Excessive corrosion on a support beam caused a "catastrophic failure" of a thrill ride at the Ohio State Fair that killed an 18-year-old man and injured seven others, the ride's Dutch manufacturer said in a statement posted Sunday on Facebook.
The statement said KMG officials traveled to the accident scene in Columbus to review video footage of the July 26 accident and conduct metallurgical tests of the beam.
"It was determined that excessive corrosion on the interior of the gondola support beam dangerously reduced the beam's wall thickness over the years," the statement said. "This finally led to a catastrophic failure of the ride during operation."
The company said the spinning and swinging ride called the Fire Ball was 18 years old.
Tyler Jarrell died of blunt force trauma injuries after being tossed 50 feet (15 meters) into the air when the ride broke apart. He was about to begin his senior year in high school and had enlisted in the U.S. Marine Corps the week before he was killed.
Four of the injured remained hospitalized last week, including an 18-year-old woman in a coma, and Jarrell's 18-year-old girlfriend. Jarrell's family has hired an attorney to possibly pursue a wrongful death lawsuit.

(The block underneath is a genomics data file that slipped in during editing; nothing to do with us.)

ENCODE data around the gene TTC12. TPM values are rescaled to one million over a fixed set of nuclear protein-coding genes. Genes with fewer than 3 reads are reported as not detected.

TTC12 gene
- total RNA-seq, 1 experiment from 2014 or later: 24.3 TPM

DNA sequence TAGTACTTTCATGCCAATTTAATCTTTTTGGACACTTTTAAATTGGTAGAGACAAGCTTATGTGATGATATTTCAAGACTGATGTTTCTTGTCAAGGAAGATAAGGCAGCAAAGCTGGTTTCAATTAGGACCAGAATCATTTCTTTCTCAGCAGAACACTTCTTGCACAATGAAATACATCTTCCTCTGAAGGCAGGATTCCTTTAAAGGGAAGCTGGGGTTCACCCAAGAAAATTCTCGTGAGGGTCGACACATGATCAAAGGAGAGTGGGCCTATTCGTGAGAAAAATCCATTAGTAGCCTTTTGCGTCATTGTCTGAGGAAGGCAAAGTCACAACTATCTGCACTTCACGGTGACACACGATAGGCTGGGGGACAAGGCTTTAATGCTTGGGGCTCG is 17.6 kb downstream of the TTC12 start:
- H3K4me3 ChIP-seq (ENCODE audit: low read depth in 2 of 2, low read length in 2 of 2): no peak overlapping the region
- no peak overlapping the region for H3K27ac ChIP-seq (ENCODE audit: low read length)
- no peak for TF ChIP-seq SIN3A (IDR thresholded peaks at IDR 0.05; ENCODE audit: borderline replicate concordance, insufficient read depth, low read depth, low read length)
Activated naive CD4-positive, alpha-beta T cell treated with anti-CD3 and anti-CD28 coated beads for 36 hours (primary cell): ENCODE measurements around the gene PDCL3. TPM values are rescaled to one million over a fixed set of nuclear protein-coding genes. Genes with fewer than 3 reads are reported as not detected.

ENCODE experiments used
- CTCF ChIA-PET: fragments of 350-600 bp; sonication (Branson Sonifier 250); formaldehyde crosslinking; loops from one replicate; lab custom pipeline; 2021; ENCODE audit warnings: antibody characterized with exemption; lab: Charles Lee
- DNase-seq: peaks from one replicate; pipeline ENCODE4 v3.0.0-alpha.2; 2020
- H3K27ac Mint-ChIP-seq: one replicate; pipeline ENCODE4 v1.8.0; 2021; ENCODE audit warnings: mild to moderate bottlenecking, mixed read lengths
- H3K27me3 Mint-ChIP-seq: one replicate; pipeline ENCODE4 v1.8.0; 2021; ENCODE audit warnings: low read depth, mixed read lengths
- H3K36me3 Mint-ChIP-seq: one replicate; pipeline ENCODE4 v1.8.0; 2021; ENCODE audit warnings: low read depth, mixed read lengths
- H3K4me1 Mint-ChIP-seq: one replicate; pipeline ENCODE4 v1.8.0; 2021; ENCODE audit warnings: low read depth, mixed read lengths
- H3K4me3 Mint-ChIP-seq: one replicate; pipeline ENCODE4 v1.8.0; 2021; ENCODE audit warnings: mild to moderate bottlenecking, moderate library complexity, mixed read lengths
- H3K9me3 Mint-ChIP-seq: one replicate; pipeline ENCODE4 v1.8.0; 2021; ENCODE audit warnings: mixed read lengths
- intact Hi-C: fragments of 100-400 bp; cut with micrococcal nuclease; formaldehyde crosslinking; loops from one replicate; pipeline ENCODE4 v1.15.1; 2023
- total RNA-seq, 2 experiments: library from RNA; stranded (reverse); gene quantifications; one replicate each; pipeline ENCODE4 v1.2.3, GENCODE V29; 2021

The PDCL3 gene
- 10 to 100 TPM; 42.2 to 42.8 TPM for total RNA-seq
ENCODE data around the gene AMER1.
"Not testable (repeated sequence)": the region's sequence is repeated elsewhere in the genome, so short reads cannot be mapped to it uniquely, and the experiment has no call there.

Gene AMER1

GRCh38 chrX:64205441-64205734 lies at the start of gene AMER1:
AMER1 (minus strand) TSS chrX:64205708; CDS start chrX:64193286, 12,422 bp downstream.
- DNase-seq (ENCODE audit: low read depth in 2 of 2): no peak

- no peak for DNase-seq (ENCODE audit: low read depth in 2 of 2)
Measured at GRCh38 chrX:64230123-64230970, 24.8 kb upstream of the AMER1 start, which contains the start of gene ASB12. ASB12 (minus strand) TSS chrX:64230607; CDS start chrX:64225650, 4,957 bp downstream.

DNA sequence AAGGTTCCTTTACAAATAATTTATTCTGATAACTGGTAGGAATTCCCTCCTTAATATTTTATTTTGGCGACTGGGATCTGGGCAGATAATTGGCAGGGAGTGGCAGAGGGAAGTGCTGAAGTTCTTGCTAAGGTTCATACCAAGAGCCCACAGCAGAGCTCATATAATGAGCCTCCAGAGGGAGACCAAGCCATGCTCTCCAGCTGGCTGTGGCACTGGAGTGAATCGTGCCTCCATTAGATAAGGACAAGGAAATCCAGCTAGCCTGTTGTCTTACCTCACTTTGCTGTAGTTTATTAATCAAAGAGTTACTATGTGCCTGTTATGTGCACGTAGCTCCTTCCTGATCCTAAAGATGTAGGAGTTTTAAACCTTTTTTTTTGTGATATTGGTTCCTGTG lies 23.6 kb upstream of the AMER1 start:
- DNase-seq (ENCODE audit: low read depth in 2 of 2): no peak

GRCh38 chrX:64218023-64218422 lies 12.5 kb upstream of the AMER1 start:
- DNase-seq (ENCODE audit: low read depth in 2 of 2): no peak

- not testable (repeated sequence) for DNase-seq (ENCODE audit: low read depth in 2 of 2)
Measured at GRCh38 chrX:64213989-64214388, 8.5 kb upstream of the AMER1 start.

All other rides on the fair's midway were ordered shut down the night of the accident but eventually reopened. Sunday was the fair's last day.
Video taken by a bystander of the ride in action captured a crashing sound. A section holding four riders came apart, and screams could be heard as at least two people were ejected and plunged to the ground.
KMG ordered similar rides shut down worldwide after the accident. The statement said the company is working with industry safety experts to develop an inspection protocol.
Ohio Department of Agriculture records showed passing marks on inspections for Fire Ball on about three dozen items, including possible cracks, brakes, proper assembly and installation. Michael Vartorella, Ohio's chief inspector of amusement ride safety, said the Fire Ball was inspected three or four times before the fair opened.
Amusements of America, the company that provides rides to the state fair, said its staff also had inspected the ride.